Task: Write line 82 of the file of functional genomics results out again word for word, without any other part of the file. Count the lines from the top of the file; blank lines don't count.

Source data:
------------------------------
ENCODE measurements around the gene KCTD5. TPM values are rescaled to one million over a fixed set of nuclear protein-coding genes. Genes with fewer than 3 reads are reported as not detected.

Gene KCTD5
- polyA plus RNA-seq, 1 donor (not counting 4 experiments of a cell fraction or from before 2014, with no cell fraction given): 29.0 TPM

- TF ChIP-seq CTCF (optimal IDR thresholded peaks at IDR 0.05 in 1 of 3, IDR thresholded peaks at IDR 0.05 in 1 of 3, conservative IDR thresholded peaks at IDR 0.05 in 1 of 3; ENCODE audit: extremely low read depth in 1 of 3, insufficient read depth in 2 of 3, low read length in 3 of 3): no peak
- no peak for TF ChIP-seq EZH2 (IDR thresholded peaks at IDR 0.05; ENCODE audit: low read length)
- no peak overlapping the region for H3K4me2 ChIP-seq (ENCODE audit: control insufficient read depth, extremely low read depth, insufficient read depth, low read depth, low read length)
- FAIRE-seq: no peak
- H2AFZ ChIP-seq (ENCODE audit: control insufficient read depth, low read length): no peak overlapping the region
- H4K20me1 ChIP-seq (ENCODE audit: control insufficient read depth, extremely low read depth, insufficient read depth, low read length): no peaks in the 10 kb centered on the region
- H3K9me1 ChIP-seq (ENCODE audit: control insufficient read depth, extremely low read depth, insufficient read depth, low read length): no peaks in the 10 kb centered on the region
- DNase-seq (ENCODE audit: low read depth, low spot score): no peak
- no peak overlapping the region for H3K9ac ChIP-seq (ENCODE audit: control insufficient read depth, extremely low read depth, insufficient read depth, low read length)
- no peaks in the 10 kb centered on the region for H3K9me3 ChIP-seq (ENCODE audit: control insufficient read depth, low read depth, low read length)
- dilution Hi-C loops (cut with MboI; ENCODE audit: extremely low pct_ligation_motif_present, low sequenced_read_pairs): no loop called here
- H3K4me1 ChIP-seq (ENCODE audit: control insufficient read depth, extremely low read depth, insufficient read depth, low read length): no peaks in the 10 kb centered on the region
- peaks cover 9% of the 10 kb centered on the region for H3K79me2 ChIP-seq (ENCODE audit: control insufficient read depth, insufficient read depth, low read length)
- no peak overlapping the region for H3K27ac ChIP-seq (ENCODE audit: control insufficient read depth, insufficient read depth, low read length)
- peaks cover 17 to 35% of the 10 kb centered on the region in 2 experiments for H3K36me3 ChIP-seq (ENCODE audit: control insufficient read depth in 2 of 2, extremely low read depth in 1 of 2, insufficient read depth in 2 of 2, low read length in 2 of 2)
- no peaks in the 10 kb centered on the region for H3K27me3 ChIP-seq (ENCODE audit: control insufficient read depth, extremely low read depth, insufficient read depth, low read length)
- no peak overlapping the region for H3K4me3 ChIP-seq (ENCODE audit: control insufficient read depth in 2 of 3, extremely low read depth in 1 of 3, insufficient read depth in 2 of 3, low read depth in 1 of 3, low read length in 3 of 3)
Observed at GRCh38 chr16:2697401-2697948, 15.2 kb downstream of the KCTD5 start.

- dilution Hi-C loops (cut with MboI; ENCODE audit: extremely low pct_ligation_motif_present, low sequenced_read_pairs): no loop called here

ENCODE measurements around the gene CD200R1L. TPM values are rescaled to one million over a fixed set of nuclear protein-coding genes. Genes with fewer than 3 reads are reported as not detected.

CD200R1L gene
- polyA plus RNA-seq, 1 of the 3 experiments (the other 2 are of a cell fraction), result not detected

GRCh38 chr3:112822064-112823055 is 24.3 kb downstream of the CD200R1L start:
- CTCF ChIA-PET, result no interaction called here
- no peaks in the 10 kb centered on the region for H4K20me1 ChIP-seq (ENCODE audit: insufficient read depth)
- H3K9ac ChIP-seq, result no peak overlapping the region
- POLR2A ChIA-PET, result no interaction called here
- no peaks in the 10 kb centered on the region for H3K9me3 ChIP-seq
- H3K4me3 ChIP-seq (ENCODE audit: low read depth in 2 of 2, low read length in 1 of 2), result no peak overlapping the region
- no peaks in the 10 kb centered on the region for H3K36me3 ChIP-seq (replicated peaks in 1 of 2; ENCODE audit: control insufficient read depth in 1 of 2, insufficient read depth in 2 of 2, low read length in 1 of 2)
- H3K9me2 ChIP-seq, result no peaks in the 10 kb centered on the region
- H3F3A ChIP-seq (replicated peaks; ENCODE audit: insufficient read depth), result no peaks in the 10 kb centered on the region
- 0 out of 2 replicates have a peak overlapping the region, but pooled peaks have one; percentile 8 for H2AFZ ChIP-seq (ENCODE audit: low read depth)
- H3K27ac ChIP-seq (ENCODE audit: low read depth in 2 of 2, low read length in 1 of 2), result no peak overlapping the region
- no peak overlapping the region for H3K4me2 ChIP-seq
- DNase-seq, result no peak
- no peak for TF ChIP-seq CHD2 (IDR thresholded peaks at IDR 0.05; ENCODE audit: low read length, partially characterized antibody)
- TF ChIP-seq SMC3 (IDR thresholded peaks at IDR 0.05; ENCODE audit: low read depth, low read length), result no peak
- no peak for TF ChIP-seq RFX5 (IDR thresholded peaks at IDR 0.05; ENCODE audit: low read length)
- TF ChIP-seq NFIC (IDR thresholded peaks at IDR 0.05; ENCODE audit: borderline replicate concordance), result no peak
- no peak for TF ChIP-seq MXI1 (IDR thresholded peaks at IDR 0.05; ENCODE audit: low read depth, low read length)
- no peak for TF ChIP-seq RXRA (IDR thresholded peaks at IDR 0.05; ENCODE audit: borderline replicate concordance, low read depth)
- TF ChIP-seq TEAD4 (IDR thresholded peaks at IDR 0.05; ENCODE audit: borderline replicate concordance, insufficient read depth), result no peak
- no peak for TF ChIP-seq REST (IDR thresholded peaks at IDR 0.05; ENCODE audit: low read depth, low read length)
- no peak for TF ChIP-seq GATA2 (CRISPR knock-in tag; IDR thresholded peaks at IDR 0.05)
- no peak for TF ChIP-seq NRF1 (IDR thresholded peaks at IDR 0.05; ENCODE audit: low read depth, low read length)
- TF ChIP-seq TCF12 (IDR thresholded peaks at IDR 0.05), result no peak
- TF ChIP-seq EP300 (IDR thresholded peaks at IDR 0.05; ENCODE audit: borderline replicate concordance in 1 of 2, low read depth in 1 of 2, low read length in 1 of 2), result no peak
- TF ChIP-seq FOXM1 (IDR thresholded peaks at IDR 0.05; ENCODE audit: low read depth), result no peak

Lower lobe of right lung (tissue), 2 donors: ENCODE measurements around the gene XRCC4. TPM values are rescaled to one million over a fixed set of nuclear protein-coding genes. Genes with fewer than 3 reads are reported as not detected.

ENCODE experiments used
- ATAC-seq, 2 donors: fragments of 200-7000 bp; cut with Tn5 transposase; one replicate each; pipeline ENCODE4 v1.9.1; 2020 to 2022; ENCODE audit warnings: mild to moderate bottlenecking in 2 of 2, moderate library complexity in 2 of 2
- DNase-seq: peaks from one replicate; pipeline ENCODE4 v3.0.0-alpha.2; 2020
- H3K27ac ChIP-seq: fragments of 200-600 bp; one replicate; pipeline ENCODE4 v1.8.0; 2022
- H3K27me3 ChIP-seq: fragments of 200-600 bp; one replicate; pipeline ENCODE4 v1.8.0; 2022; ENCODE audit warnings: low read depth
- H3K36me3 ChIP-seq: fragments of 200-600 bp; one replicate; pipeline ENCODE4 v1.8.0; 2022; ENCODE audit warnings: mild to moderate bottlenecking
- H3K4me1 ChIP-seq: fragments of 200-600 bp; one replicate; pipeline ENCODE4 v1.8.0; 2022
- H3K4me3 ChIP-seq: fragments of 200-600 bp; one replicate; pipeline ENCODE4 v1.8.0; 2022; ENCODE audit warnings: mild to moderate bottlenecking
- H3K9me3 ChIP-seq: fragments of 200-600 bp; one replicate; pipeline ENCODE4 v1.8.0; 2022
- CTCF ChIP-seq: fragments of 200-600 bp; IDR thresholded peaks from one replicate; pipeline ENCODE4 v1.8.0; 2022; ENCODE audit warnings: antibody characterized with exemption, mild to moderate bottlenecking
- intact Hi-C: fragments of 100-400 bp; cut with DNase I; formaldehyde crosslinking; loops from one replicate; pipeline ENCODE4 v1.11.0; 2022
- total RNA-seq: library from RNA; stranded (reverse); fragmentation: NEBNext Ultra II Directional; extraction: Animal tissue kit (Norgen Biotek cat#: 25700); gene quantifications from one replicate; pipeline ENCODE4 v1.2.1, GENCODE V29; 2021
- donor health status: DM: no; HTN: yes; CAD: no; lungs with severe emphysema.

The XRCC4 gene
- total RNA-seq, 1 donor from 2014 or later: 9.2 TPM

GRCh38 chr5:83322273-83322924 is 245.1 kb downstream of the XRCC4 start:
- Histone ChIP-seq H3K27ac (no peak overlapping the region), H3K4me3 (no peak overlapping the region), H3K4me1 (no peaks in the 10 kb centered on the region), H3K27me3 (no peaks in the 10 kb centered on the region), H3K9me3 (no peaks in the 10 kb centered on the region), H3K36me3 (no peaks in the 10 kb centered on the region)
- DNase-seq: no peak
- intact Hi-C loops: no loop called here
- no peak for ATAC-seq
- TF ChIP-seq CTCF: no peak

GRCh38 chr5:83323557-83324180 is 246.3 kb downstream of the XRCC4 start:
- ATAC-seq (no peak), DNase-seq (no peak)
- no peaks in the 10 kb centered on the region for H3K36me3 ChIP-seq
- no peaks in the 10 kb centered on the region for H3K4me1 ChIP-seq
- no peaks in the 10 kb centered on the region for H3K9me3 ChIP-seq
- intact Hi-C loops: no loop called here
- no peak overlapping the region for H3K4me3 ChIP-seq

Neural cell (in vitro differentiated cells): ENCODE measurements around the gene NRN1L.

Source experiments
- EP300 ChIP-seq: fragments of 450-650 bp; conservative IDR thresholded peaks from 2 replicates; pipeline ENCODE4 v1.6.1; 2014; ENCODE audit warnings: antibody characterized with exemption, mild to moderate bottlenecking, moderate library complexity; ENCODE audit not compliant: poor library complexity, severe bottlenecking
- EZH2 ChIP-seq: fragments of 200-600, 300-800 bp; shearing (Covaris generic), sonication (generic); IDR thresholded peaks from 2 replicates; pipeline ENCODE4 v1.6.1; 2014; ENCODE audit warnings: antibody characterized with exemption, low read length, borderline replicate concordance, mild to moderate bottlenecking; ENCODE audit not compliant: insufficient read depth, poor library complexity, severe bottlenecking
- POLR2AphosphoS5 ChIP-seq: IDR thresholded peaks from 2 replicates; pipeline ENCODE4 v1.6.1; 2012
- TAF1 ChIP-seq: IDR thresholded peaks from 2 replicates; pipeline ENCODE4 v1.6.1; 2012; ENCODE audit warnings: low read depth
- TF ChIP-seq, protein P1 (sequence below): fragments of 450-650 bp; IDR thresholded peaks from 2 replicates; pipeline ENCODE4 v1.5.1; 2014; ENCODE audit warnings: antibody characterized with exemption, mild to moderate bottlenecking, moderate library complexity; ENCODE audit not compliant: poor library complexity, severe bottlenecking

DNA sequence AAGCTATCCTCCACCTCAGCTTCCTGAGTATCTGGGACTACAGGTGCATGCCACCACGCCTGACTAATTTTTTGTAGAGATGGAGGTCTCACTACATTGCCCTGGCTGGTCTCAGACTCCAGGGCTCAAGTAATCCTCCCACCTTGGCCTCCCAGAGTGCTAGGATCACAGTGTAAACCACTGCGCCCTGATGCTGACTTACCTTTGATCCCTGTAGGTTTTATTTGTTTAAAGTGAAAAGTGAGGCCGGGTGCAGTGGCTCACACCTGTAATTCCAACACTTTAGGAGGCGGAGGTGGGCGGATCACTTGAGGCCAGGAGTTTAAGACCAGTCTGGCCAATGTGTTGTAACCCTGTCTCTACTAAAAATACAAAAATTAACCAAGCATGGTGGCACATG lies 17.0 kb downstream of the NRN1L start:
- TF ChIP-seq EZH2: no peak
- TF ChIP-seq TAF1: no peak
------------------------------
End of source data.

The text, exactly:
Neural cell (in vitro differentiated cells): ENCODE measurements around the gene NRN1L.